Clause 11 Reducing administered items contains the process for extinguishing appropriations for administered items that are not needed. Subclause 11(1) provides that if the amount shown in the financial statements of an agency s annual report shows that the expensed amount of an administered item is less than the amount appropriated for that item, then the amount of the reduction is the difference between the appropriated amount and the amount in the annual report. Subclause 11(2) enables the Finance Minister to determine that an amount, published in the financial statements of an agency, is taken to be the amount specified in his or her determination, while paragraph 11(2)(b) ensures that the amount published in the annual report can be corrected. Subclause 11(3) provides that the Finance Minister s determination, made under subclause 11(2), is a legislative instrument, that section 42 (relating to disallowance) of the Legislative Instruments Act 2003 applies to the determination, but that Part 6 (relating to sunsetting provisions) of the Legislative Instruments Act 2003 does not apply to the determination.[13] In short, this means that the Finance Minister s determinations are disallowable by Parliament, but once made, will not expire.

Clause 12 contains the process for reducing CAC Act body payments. This is almost identical to that for departmental items (clause 10). One difference is that whereas paragraph 10(1)(b) enables the Chief Executive of an agency, for which the Finance Minister is responsible, to ask the Finance Minister to reduce a departmental item for that agency, in the case of CAC Act bodies, a similar request must come from the Secretary of the Department if the Finance minister is responsible for the body [paragraph 12(1)(b)]. The reason for this difference is that payments to CAC Act bodies are channelled through the relevant portfolio departments. Subclause 12(2) empowers the Finance Minister to make a determination reducing a CAC Act body payment by the amount requested. Subclause 12(5) provides that proposed subsection 9(2) does not limit the reduction of a CAC Act body payment under this section.

Special accounts are essentially ledgers in which all expenditure and revenue related to a particular purpose are recorded. This simplifies identification of all financial activities related to that purpose. Clause 13 Crediting amounts to Special Accounts provides that if any of the purposes of a Special Account is a purpose that is covered by an item, then amounts may be debited (expended) against the appropriation for that item and credited to that Special Account.

Clause 14 provides that the Consolidated Revenue Fund is appropriated for the purposes of this Act, including the operation of this Act as affected by the Financial Management and Accountability Act 1997.

Concluding comments

Addition funding of $1 830.9 million in support of the Nation Building and Jobs Plan is contained Appropriation Bill (No. 6) 2008-09.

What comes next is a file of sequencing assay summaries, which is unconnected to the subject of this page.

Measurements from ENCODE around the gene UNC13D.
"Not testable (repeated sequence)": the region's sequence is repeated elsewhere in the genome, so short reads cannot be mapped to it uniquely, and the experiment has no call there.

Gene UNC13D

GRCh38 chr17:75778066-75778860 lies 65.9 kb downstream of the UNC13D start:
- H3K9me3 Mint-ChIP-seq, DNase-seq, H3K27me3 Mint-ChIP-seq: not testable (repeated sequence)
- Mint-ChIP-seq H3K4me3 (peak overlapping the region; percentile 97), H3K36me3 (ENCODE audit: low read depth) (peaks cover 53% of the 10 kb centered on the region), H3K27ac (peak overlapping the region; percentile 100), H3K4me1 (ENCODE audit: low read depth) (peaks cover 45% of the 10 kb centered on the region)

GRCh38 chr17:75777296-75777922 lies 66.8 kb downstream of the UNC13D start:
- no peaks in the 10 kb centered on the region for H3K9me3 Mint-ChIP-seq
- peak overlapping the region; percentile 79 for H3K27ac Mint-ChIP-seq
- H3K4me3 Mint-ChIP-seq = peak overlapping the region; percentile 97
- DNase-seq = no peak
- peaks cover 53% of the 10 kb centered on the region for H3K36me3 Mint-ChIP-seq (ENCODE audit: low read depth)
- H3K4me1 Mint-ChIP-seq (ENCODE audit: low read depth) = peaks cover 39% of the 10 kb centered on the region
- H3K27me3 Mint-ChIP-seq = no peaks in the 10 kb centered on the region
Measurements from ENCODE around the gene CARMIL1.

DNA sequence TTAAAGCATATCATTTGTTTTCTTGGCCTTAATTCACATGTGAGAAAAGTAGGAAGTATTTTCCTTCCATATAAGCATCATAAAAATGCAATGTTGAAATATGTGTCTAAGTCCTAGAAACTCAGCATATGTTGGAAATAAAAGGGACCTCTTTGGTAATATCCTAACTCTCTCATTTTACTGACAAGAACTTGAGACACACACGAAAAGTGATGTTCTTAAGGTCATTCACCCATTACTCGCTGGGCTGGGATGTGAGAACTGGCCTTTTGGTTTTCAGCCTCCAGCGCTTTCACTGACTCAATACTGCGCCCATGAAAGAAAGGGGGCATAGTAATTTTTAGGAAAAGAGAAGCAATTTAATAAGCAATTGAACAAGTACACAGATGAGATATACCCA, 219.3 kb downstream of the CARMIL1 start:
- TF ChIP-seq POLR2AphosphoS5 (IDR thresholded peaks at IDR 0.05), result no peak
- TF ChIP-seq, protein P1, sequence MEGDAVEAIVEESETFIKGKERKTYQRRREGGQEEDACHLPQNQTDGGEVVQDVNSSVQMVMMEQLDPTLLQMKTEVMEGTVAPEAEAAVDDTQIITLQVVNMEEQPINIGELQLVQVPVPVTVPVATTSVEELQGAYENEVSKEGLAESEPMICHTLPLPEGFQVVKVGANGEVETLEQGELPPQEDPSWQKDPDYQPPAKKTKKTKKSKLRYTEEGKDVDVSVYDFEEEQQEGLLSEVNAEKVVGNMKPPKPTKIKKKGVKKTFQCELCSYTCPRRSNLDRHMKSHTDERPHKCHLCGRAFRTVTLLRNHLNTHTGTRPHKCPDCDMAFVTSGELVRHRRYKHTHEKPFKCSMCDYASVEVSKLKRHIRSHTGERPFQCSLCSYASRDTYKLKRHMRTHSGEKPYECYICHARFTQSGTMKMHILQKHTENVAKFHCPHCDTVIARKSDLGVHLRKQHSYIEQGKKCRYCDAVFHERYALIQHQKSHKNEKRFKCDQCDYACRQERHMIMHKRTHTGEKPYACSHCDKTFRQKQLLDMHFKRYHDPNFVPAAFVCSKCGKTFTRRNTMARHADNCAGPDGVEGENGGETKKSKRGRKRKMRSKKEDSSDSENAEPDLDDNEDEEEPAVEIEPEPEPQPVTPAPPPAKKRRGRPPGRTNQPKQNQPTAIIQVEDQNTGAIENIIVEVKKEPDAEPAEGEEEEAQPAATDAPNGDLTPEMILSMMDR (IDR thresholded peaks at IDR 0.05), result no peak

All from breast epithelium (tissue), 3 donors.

Members, Senators and Parliamentary staff can obtain further information from the Parliamentary Library on (02) 6277 2464


[1]. Hon. Kevin Rudd (Prime Minister), $42 Billion Nation Building and Jobs Plan, media release, 3 February 2009, at http://www.pm.gov.au/media/Release/2009/media_release_0784.cfm. Accessed 9 February 2009. A comprehensive document, Updated Economic and Fiscal Outlook, which deals with the Plan is on the Australian Government Budget website at http://www.budget.gov.au/2008-09/content/uefo/download/Combined_UEFO.pdf. Accessed 9 February 2009.

[2]. Hon. Kevin Rudd (Prime Minister), and Hon. Wayne Swan (Treasurer), Economic Security Strategy, joint press release, 14 October 2008, at http://www.pm.gov.au/media/Release/2008/media_release_0550.cfm, accessed on 3 March 2009.

[3]. Hon. Kevin Rudd (Prime Minister), $4.7 billion Nation Building Package, media release 12 December 2008, at http://www.pm.gov.au/media/Release/2008/media_release_0687.cfm, accessed on 3 March 2009.

[4]. Council of Australian Governments, Intergovernmental Agreement on Federal Financial Relations, Communiqu , 29 November 2008, at http://www.coag.gov.au/coag_meeting_outcomes/2008-11-29/, accessed on 3 March 2009.

[5]. Acts Interpretation Act 1901, at http://www.comlaw.gov.au/ComLaw/Legislation/ActCompilation1.nsf/0/6DE566A4924AEC10CA25748E00280B3B/$file/ActsInterp1901_WD02.pdf, accessed on 3 March 2009.

[6]. For 2008 09, these are at http://www.budget.gov.au/2008-09/content/paes/html/index.htm, accessed on 3 March 2009.

[7]. Attorney-General s Portfolio, Portfolio Additional Estimates Statements 2008-09, p. 10.

[8]. This Bill is not yet an Act.

[9]. This program provides emergency financial assistance to families and individuals. See the fact sheet at http://www.facs.gov.au/internet/facsinternet.nsf/via/emergency_relief/$File/er_factsheet.pdf, accessed on 5 March 2009.

[10]. The Explanatory Memorandum explains the significance of section 15AB at page 3.

[11]. Commonwealth Authorities and Companies Act 1997, at http://www.comlaw.gov.au/ComLaw/Legislation/ActCompilation1.nsf/current/bytitle/7117415663243706CA2574730019A325?OpenDocument&mostrecent=1, accessed on 3 March 2009.

[12]. Explanatory Memorandum, Appropriation Bill (No. 5) 2008 09, p.7.

[13]. Legislative Instruments Act 2003, at http://www.comlaw.gov.au/ComLaw/Management.nsf/lookupindexpagesbyid/IP200402738?OpenDocument, accessed on 3 March 2009.

Contact officer and copyright details

Richard Webb
6 March 2009
Bills Digest Service
Parliamentary Library